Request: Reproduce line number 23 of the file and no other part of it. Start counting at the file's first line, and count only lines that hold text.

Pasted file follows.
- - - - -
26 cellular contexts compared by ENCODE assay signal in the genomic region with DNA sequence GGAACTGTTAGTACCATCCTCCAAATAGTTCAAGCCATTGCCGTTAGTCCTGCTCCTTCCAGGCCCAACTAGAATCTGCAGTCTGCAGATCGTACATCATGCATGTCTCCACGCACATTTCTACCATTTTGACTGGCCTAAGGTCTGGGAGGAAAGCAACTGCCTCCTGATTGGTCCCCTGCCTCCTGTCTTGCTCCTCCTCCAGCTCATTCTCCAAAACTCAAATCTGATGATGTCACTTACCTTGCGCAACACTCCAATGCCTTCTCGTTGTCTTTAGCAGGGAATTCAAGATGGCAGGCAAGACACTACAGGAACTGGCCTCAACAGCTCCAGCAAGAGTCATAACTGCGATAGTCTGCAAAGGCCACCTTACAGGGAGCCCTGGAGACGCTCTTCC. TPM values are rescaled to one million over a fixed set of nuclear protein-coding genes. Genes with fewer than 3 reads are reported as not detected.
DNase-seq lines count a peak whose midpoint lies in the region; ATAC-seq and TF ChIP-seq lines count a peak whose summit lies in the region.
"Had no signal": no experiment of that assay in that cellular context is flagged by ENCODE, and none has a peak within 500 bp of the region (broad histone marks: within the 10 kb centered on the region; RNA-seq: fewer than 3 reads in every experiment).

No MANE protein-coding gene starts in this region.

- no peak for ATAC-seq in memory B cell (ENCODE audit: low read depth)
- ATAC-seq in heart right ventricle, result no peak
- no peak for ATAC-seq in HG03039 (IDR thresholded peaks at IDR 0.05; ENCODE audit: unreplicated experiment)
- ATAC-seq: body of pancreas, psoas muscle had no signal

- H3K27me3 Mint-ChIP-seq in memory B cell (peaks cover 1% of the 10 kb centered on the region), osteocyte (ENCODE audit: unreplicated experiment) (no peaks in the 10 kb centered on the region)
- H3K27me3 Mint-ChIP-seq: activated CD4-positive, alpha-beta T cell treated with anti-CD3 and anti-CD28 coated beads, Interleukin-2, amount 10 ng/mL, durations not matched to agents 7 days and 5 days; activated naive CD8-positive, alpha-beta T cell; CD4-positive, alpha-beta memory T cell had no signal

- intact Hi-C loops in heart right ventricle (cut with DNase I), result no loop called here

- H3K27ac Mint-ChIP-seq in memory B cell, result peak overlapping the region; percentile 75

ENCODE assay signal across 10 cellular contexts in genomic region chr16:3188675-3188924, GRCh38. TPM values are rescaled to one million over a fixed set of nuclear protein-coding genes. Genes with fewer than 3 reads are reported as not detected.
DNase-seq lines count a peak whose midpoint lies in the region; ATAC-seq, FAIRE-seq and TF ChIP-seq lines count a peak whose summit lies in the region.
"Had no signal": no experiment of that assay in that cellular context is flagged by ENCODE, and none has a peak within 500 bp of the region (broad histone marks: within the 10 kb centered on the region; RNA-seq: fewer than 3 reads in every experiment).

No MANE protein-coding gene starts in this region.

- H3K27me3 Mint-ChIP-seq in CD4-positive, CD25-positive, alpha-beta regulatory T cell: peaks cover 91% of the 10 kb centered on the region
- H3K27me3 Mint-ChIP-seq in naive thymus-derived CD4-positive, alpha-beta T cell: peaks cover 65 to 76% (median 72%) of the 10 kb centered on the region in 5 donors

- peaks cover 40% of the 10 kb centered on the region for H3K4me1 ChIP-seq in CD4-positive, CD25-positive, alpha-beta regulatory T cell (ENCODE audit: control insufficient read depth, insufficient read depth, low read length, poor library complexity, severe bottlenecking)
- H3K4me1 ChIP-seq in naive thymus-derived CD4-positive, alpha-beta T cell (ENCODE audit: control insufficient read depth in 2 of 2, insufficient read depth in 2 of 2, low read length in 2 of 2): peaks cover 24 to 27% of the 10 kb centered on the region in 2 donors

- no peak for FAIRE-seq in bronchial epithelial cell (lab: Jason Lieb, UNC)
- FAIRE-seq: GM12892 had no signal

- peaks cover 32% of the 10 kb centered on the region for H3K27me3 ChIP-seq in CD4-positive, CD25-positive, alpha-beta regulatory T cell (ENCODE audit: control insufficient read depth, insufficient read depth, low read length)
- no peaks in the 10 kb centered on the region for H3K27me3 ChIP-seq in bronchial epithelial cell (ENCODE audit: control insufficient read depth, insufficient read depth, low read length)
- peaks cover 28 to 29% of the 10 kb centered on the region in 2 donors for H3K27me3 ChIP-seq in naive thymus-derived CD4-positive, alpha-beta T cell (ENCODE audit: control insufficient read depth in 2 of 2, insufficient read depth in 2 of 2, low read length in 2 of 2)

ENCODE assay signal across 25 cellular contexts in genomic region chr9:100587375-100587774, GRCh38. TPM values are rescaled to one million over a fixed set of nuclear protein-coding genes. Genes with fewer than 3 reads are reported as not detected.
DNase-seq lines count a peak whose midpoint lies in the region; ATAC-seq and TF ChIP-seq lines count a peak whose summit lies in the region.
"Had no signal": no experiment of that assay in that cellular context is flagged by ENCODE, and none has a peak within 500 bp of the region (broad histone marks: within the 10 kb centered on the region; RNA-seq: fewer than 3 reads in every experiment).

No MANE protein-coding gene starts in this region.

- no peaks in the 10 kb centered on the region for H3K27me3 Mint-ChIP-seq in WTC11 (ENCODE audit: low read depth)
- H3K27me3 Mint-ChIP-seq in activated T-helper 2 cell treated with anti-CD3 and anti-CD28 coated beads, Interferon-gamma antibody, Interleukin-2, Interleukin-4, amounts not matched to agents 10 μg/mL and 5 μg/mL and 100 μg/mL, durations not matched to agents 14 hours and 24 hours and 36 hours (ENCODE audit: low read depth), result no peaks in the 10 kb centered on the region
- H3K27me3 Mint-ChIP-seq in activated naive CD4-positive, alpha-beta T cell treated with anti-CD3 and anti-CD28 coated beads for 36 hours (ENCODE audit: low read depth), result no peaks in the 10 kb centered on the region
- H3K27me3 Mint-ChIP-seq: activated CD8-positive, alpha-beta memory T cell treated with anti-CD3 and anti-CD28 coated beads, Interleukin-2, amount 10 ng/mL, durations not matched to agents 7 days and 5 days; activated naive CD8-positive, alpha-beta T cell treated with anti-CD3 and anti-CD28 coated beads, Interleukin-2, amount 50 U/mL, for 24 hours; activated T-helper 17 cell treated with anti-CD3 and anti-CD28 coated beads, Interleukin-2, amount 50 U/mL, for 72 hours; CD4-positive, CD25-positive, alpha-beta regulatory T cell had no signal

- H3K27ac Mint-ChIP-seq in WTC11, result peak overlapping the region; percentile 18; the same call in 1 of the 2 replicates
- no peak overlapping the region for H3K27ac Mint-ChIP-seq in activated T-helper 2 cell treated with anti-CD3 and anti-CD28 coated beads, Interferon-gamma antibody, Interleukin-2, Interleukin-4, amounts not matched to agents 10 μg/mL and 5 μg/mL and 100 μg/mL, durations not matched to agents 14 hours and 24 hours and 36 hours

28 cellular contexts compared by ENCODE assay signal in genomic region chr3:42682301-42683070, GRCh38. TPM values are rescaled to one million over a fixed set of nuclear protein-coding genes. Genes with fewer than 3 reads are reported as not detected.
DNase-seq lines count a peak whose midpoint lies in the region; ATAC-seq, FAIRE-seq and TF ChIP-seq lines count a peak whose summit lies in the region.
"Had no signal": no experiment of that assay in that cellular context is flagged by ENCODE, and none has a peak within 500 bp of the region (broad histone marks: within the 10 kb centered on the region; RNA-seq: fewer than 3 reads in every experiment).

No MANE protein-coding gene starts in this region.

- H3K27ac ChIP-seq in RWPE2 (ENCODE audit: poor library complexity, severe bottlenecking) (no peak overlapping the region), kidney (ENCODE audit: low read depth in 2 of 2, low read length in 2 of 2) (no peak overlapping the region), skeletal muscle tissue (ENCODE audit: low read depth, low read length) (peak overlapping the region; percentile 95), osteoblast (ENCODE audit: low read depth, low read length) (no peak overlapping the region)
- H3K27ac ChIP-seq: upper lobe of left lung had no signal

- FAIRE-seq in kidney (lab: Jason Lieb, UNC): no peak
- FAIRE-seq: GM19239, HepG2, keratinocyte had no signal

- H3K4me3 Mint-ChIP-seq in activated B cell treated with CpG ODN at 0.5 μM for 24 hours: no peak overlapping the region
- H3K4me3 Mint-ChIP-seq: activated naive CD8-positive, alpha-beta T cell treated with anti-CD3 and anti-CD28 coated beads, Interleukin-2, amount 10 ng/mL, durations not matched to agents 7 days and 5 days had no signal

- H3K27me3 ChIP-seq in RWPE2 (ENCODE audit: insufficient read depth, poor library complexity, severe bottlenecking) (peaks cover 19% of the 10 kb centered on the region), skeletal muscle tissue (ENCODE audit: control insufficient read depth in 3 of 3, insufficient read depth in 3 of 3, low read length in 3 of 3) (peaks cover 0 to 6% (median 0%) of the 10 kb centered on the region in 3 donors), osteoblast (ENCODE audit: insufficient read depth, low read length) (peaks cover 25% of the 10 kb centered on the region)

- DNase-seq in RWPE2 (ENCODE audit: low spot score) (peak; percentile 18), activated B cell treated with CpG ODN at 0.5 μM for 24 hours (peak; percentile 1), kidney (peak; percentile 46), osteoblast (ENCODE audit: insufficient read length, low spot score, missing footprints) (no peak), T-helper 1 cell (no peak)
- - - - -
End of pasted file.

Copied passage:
- peaks cover 32% of the 10 kb centered on the region for H3K27me3 ChIP-seq in CD4-positive, CD25-positive, alpha-beta regulatory T cell (ENCODE audit: control insufficient read depth, insufficient read depth, low read length)